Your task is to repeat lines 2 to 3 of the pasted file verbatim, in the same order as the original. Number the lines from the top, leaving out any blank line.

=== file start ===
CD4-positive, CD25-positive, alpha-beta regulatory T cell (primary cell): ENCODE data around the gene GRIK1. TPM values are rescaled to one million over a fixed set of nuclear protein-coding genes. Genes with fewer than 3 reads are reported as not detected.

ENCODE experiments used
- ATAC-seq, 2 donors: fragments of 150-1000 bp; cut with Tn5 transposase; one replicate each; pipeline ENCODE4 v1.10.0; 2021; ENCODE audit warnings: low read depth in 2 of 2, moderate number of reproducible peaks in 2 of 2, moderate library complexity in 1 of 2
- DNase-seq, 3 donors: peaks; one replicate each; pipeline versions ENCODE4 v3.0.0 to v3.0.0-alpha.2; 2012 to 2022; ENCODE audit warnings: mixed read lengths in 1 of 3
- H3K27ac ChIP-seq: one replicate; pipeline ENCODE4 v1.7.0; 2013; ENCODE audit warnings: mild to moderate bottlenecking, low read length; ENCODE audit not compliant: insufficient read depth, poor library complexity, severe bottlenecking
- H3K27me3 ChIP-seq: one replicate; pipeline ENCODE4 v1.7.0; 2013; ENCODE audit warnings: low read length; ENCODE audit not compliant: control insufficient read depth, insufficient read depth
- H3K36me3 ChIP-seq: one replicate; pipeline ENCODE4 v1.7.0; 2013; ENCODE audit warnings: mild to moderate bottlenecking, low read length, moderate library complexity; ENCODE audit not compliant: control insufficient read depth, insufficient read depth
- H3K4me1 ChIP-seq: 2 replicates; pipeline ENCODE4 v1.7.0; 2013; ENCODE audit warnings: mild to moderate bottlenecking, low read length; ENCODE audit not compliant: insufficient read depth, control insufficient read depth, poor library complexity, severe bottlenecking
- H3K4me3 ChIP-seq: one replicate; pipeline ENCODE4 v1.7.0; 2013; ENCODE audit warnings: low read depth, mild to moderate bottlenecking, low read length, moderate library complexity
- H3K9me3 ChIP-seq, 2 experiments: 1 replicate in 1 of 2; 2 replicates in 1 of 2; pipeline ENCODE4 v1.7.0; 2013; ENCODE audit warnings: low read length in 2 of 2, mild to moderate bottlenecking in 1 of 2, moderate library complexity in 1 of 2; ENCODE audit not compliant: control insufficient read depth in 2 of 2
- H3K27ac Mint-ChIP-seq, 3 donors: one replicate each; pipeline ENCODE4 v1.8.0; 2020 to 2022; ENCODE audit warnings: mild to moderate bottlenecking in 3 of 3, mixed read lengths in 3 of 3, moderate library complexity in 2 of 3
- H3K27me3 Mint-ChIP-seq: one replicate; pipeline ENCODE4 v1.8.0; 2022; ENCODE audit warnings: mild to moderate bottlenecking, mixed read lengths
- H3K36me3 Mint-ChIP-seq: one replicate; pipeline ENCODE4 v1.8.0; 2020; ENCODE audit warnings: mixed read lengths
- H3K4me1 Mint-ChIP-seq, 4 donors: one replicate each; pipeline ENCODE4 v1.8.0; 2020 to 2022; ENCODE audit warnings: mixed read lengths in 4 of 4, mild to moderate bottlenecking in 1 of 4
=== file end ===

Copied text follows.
ENCODE experiments used
- ATAC-seq, 2 donors: fragments of 150-1000 bp; cut with Tn5 transposase; one replicate each; pipeline ENCODE4 v1.10.0; 2021; ENCODE audit warnings: low read depth in 2 of 2, moderate number of reproducible peaks in 2 of 2, moderate library complexity in 1 of 2